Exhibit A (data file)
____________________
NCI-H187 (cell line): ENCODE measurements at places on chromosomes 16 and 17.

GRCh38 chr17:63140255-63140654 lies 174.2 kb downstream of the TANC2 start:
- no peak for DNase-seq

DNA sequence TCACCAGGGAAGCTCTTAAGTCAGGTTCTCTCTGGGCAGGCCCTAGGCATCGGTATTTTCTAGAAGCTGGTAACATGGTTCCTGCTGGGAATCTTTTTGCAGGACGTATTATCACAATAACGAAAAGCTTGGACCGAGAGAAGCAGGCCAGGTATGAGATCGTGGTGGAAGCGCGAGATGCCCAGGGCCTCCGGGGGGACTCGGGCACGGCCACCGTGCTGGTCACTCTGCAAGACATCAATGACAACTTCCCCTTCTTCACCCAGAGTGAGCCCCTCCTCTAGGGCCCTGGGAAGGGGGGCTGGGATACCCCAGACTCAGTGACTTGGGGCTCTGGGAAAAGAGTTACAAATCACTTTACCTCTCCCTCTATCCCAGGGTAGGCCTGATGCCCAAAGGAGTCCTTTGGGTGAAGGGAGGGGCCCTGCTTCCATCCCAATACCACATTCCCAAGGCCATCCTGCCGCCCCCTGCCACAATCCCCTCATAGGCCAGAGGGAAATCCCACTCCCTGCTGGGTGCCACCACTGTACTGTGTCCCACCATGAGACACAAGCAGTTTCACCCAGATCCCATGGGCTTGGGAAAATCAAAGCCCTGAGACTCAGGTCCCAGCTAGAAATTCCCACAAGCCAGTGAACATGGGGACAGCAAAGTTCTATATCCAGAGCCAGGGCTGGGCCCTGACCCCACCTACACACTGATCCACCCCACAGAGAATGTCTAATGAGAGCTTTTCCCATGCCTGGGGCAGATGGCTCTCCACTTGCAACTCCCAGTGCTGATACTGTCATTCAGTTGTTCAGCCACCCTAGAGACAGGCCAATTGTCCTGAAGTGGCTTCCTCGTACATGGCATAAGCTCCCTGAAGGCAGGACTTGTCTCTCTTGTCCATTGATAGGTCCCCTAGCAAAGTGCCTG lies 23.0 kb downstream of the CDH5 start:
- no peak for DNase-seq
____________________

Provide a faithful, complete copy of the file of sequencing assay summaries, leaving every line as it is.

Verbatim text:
NCI-H187 (cell line): ENCODE measurements at places on chromosomes 16 and 17.

GRCh38 chr17:63140255-63140654 lies 174.2 kb downstream of the TANC2 start:
- no peak for DNase-seq

DNA sequence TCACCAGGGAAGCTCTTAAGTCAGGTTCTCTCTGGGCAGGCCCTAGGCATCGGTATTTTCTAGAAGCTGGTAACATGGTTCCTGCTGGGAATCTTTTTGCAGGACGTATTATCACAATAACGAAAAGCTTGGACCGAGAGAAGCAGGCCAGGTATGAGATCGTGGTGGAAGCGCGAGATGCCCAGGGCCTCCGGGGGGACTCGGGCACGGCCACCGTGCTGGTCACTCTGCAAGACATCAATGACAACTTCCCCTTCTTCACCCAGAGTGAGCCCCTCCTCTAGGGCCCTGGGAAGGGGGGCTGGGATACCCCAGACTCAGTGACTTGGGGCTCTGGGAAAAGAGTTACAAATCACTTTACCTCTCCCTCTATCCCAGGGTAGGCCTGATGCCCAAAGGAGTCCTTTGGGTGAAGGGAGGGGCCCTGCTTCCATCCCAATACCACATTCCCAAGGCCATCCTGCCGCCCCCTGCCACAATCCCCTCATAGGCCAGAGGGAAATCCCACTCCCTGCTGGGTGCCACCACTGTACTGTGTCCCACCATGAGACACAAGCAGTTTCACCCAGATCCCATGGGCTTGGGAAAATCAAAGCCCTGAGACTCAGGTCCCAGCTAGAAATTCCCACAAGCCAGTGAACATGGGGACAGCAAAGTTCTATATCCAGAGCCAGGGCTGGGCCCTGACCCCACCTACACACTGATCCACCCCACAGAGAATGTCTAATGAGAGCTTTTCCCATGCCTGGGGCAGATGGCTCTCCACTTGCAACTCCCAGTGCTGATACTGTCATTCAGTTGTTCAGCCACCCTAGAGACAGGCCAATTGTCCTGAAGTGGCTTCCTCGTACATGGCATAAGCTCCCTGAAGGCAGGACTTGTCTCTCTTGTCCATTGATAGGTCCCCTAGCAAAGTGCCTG lies 23.0 kb downstream of the CDH5 start:
- no peak for DNase-seq